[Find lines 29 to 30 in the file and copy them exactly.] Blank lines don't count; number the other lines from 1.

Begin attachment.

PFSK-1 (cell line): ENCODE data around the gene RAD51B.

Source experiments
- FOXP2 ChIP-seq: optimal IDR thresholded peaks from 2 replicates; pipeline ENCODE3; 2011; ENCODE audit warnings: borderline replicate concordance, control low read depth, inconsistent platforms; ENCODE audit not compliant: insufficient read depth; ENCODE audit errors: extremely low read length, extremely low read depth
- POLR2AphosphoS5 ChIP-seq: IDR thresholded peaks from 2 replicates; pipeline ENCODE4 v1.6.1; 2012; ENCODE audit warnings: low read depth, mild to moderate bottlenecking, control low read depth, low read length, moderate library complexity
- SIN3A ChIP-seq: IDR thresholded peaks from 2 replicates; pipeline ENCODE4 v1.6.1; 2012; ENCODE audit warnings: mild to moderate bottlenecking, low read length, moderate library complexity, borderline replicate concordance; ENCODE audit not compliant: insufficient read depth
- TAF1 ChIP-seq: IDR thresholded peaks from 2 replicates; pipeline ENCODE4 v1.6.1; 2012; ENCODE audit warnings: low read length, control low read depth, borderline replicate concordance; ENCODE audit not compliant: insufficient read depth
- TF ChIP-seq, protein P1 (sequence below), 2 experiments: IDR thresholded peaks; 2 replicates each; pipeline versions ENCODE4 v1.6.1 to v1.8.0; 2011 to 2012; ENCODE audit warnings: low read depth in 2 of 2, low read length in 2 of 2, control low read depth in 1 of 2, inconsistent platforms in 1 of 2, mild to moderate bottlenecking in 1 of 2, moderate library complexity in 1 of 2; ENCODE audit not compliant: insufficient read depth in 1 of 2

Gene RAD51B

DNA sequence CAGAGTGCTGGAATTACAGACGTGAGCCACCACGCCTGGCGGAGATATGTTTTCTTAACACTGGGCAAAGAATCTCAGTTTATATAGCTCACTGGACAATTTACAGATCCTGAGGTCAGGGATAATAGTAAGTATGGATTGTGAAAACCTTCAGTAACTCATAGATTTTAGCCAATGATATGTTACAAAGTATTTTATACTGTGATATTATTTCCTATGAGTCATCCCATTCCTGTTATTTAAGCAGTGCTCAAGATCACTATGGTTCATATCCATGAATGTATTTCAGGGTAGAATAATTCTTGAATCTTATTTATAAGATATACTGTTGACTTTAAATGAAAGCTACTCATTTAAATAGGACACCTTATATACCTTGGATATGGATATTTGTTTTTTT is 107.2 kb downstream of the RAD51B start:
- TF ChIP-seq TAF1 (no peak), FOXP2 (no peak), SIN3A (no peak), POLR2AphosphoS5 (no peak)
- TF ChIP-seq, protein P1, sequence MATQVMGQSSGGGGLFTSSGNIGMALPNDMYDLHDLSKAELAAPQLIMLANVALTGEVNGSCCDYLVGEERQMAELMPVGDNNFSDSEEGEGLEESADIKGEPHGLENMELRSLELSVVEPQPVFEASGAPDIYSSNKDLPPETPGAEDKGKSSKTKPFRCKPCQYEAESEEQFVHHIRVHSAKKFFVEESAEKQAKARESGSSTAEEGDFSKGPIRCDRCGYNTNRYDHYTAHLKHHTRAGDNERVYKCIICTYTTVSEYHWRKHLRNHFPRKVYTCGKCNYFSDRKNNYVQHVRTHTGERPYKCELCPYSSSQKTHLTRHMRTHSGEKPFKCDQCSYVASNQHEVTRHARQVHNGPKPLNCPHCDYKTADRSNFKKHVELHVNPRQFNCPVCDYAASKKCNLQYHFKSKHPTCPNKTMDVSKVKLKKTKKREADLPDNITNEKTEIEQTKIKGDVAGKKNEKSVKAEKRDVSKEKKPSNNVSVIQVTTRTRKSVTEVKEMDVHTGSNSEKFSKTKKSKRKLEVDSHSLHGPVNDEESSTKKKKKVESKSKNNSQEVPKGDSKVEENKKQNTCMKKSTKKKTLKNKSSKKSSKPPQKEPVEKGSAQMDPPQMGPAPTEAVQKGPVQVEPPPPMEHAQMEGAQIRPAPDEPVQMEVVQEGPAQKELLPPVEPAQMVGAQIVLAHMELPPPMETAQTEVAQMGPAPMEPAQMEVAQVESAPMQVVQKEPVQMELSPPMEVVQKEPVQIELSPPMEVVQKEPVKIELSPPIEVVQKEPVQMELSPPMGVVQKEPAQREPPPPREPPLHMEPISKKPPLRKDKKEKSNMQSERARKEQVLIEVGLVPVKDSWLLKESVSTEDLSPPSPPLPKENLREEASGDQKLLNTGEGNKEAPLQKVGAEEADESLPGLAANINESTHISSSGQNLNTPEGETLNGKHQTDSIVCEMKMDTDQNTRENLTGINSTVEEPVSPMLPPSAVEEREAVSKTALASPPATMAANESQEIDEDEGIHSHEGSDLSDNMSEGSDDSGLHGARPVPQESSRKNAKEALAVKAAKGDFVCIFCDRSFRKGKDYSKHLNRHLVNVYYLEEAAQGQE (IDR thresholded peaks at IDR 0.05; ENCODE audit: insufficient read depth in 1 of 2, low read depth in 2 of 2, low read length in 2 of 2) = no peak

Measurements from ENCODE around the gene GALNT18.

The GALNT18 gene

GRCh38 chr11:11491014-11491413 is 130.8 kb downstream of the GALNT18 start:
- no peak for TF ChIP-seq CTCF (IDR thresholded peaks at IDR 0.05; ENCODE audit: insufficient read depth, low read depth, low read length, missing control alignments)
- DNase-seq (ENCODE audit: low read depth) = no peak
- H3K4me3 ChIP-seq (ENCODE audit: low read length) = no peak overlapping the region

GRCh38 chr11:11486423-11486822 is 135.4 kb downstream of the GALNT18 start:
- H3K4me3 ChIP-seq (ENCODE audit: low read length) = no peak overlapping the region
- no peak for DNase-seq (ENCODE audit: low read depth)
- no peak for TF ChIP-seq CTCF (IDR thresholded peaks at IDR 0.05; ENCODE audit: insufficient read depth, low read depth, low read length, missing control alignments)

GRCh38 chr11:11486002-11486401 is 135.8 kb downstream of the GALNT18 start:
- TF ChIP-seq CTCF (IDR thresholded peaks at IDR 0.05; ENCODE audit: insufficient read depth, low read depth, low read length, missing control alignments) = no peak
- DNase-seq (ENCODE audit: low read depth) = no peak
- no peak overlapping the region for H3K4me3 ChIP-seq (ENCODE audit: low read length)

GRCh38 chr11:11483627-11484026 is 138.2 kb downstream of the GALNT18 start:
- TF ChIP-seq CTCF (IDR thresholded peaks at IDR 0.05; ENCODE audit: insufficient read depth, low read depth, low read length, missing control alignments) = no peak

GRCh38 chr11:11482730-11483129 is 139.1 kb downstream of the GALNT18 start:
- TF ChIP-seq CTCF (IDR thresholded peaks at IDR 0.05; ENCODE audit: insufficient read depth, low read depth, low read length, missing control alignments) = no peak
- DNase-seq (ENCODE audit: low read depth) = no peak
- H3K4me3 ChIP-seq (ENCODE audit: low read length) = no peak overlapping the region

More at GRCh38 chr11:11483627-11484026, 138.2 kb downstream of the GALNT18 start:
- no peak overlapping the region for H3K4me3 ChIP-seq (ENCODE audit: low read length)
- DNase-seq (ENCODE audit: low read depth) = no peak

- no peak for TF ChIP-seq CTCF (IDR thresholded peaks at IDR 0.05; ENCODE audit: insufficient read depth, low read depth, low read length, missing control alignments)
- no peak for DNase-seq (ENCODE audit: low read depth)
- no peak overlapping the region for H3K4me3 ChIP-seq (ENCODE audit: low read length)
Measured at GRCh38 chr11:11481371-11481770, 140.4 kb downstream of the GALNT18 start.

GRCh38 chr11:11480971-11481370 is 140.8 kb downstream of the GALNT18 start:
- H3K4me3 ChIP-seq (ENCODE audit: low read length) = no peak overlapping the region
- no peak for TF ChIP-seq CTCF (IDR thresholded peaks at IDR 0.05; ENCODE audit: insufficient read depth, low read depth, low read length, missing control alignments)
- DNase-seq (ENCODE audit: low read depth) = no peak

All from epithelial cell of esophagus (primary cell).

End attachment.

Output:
- TF ChIP-seq CTCF (IDR thresholded peaks at IDR 0.05; ENCODE audit: insufficient read depth, low read depth, low read length, missing control alignments) = no peak
- DNase-seq (ENCODE audit: low read depth) = no peak